(Note: The author of this fundamental analysis is a financial writer and portfolio manager.)
Boeing Co. (BA) shares have soared 80% over the past year, far outperforming the S&P 500's 9.2% gain. But now it seems Boeing is going in reverse. A technical analysis suggests the stock may fall 12% in the next several weeks, pushing shares of aerospace giant down a total of 23% from their high—and thus well into bear market territory.
Analysts have been aggressively upping their price targets on shares of Boeing since June 2017. The wave of optimism has come on the strength of the commercial airline business, as well as saving from a reduced tax rate. According to data from Ycharts, the average analyst price target on Boeing has risen from approximately $200 on July 17, 2017, to roughly $375 today, a rise of nearly 87.5%.
Before the stock may achieve those lofty analyst price targets, shares could be set to fall by nearly 12% to about $285 first. That is because the stock has declined below an important technical support level at $336, to its current price around $325, a decline of 12.6% from its all-time high at nearly $372.
The daily chart shows the near-term trouble Boeing's stock faces, entrenched in a sharp downtrend while resting on technical support around $320 and a long-term uptrend. Should Boeing's stock fall below $320, it would like set off a wave of selling that would pressure shares all the way to range between $285 and $295, a drop of between 9% and 12%.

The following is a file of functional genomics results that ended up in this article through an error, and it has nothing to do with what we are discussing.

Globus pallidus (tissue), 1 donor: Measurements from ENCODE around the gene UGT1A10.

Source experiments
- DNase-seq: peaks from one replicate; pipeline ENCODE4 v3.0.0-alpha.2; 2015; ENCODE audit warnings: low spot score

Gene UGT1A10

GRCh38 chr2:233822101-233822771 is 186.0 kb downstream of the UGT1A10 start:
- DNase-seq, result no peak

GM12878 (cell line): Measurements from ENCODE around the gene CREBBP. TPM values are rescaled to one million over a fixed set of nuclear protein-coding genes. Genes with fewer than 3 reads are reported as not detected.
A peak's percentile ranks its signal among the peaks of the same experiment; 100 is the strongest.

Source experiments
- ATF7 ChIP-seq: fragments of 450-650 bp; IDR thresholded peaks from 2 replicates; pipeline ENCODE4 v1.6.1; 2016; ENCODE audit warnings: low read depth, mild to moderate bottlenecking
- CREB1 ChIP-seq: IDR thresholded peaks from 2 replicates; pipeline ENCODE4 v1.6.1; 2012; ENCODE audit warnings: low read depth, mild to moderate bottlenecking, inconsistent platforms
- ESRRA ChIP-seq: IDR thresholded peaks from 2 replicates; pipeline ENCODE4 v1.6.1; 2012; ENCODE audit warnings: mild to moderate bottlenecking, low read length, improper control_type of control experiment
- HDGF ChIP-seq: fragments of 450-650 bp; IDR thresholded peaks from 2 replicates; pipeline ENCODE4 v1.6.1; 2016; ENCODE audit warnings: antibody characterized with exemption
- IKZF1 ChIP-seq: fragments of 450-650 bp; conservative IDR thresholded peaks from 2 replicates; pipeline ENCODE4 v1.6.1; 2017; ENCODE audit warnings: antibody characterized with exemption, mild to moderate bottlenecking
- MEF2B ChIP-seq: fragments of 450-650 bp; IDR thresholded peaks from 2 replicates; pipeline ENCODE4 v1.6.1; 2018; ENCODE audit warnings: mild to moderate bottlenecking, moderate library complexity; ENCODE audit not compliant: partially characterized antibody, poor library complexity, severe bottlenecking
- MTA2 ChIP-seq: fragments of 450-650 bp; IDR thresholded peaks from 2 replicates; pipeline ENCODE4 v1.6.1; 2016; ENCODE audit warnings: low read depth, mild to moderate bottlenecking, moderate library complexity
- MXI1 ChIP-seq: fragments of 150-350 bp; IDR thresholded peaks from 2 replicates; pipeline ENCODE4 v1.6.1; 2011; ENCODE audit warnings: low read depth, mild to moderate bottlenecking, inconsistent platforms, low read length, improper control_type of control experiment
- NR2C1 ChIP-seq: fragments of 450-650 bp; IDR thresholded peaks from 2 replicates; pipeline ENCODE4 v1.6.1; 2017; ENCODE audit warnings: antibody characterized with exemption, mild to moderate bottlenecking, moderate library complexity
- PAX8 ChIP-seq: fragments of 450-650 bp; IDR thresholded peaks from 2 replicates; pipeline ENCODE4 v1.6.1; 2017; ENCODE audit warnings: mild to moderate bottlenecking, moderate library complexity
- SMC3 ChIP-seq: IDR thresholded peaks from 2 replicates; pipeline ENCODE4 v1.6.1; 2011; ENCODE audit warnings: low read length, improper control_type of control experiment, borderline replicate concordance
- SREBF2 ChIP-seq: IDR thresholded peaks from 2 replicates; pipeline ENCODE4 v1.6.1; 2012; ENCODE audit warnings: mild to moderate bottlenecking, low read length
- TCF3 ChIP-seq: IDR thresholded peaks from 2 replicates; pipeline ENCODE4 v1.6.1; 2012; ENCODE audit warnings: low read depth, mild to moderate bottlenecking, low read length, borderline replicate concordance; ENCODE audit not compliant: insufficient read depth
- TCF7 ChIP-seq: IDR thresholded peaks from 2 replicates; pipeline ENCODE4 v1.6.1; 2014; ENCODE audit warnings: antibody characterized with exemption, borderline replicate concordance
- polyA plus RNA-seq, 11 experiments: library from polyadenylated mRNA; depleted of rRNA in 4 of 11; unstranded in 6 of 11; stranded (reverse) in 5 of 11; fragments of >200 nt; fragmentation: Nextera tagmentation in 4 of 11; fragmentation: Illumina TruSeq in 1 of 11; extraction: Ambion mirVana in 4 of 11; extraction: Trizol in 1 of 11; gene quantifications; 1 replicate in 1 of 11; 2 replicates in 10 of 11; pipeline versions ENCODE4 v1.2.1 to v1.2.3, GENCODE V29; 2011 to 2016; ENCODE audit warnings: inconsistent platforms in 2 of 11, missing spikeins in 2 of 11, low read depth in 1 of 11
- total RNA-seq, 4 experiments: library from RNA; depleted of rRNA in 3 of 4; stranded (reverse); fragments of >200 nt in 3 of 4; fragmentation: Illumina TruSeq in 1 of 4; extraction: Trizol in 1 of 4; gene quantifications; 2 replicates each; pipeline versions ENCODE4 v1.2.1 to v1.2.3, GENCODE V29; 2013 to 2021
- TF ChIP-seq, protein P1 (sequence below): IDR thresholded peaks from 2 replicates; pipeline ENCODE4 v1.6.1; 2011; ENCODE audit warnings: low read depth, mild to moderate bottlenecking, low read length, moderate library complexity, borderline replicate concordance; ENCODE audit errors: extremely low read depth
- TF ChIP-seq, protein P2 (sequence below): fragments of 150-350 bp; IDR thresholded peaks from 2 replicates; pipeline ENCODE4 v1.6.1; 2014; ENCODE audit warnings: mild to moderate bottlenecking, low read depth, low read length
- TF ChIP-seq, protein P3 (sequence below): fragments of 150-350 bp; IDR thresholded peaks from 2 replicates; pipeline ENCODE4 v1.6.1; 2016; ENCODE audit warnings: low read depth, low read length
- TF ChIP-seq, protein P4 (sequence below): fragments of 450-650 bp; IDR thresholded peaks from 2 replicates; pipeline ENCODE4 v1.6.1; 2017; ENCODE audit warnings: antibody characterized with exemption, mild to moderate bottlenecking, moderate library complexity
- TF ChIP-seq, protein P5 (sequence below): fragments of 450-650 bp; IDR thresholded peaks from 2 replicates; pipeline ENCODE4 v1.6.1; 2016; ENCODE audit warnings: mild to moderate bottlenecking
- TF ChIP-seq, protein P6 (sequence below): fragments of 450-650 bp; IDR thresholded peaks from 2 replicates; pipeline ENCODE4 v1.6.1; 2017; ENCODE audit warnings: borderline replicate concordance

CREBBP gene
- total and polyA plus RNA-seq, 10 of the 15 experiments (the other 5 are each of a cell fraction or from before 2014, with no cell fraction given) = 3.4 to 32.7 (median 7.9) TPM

Not Oversold Yet
Additionally, the relative strength index (RSI) has been trending lower since peaking at an overbought level around 89. A stock is overbought when the index rises above 70 and oversold when falling below 30. The current reading rests at 42 and suggests the stock has yet to hit oversold conditions. Further, the RSI began trending lower in early January, despite the stock's continuing to rise, which is typically a bearish divergence.
Historically Not Cheap
Despite having an average price target nearly 15% higher than the current stock price, analysts are relatively neutral when it comes to Boeing. Only 54% of analysts rate the stock a buy or outperform, while 46% have a hold recommendation, according to Ycharts. Those same analysts are looking for significant earnings growth over the next three years, from 18% in 2019 to 16.5% in 2020. But the earnings growth rates also are expected to come on revenue growth of only 5% to 7% over the same period, meaning pressure will be the operational side of the business to deliver. Meanwhile, Boeing's 2019 forward earnings multiple of about 19.3 makes the stock expensive on historical metrics versus an average one-year forward P/E ratio from since April 2015 of only 17.2.
For now, Boeing's soaring stock faces severe near-term headwinds. It means a lot will be riding on the company's next round of quarterly results at the end of April.
Michael Kramer is the founder of Mott Capital Management LLC, a registered investment adviser, and the manager of the company's actively managed, long-only Thematic Growth Portfolio. Kramer typically buys and holds stocks for a duration of three to five years. Click here for Kramer's bio and his portfolio's holdings. Information presented is for educational purposes only and does not intend to make an offer or solicitation for the sale or purchase of any specific securities, investments, or investment strategies. Investments involve risk and unless otherwise stated, are not guaranteed. Be sure to first consult with a qualified financial adviser and/or tax professional before implementing any strategy discussed herein. Upon request, the advisor will provide a list of all recommendations made during the past twelve months. Past performance is not indicative of future performance.